A little more than a month after the ICC revamped its rules regarding the Decision Review System, the coaches of West Indies and Zimbabwe have called for further change following some controversial non-decisions during their Test in Bulawayo this week.
A host of minor rule changes were introduced to international cricket last month, including the removal of 'top-up' reviews after 80 overs in Tests; teams still have two unsuccessful review available to them per innings, but that count no longer re-starts after 80 overs.
And both teams were stung by the rule tweak in the second Test, which led to criticism from the Windies' Australian coach Stuart Law and his Zimbabwean counterpart Heath Streak.
"To only be able to use (the DRS) for two incorrect appeals, I think, is ludicrous considering that you had $400,000 worth of machinery around and you can't use it," Law said, who prefaced his remarks by saying "I probably can't comment on that because I'll get into big trouble".
"To me that doesn't quite make sense. But we've got to be smarter and understand that we do only have two reviews.
"From my understanding, the technology has been incorporated to stop the absolute howler. Umpires are human and they make mistakes, we all do.
"But it's there to stop the howler and if there are decisions where you feel you've been hard done by and you're not able to use it, I think it's something that must be looked at."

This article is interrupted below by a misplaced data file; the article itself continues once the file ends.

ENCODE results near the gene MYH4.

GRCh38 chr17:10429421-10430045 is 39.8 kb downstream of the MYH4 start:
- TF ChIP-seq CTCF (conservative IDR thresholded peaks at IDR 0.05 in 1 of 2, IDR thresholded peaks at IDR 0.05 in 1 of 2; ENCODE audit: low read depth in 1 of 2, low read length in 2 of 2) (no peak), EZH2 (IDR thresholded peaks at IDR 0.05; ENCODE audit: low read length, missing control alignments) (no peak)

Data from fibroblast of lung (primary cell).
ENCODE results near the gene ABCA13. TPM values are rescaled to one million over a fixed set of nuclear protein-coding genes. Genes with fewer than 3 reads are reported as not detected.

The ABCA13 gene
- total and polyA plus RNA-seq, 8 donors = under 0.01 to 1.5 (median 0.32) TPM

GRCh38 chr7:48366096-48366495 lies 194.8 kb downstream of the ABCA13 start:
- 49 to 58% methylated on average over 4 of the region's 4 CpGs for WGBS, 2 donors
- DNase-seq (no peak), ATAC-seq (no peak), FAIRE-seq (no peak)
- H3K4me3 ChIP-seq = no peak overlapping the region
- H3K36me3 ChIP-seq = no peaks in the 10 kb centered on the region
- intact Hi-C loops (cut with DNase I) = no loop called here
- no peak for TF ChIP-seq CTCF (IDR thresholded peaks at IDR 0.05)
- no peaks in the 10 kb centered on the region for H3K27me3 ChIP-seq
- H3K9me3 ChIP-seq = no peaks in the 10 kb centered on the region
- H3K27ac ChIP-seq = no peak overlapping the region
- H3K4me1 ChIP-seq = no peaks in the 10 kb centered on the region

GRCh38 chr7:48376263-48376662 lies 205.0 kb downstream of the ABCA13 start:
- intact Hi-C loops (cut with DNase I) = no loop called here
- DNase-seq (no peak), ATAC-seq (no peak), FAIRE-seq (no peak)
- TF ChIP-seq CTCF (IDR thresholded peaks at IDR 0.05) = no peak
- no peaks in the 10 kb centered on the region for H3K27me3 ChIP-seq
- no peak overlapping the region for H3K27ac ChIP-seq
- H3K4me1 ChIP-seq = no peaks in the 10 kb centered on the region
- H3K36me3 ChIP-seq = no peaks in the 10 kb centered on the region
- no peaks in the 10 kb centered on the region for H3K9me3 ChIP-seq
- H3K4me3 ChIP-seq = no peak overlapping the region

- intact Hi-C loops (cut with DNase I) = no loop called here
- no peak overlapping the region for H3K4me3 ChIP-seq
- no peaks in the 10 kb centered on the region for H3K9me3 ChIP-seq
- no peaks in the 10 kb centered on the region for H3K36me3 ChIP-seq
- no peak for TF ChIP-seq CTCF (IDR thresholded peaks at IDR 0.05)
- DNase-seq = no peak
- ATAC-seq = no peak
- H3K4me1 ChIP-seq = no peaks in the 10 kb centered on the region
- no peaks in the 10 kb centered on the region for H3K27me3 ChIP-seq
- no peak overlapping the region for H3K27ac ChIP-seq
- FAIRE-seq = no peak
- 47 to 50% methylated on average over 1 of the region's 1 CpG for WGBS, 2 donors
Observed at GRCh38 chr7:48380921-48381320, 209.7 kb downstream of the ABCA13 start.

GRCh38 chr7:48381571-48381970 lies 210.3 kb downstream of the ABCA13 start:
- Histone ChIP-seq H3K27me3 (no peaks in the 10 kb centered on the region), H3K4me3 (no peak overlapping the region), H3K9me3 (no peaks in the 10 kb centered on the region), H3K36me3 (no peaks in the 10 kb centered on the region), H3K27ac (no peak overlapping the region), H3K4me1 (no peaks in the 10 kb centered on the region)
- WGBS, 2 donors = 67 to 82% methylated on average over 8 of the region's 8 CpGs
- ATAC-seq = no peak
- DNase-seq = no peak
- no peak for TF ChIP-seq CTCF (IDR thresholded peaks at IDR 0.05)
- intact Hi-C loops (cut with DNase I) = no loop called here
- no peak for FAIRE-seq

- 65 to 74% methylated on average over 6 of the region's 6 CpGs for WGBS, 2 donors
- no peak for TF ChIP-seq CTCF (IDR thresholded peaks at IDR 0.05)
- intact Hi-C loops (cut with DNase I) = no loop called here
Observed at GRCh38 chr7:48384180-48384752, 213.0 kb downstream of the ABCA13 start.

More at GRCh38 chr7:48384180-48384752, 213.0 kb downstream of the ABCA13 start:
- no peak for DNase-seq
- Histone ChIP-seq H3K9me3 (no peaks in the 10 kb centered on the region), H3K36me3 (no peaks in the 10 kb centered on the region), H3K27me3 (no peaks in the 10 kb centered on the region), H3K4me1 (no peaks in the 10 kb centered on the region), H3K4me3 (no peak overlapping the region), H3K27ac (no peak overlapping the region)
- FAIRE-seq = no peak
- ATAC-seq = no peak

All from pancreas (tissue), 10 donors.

Former Zimbabwe captain Streak agreed, saying: "If you're going to spend that much money, I think four or five reviews should be necessary to get the correct decisions. I don't see any reason why they should limit it to only two."
The hosts wasted their two reviews in the 64th and 76th overs of the tourists' first innings - in the second instance, an LBW shout was turned down and replays showed the ball would have missed the stumps completely - and were left to rue their decision when Windies skipper Jason Holder earned a reprieve when he was on just 11. The tourists were seven wickets down and still trailing by 76 runs when an LBW shout against Holder was turned down on the field and replays showed he would have been dismissed on review. The skipper went on to post 110 as the Windies claimed a 147-run first-innings lead.
And on the final day, Zimbabwe's push to force a draw was helped by up to three decisions going their way when the Windies had run out of reviews, notably the reprieve to skipper Graeme Cremer from the first ball he faced. Cremer remained not out at the close, surviving a further 48 overs as the hosts staved off defeat with seven wickets down.
While pleased to hold on for a draw, Cremer conceded the Holder incident changed the course of the match.
"Our poor use of reviews in this Test is something we will have a look at," he said.
"The Test match could have been a lot different if Holder had got out. We could have knocked off the tail a lot quicker, and got a long way ahead in the game.
"It's one of those things. It can happen."
Holder was far more philosophical and said the tough decisions evened out over the course of the match.
"A few decisions didn't go our way, but that's how it goes," he said. "We got lucky in our innings as well, to be honest that's how the game works out.
"Reviewing is difficult, on TV it looks pretty straight but when ball-tracking comes up you see something totally different. Fifteen seconds to make the decision feels like five seconds and it's up to the keeper and the bowler to make the decision."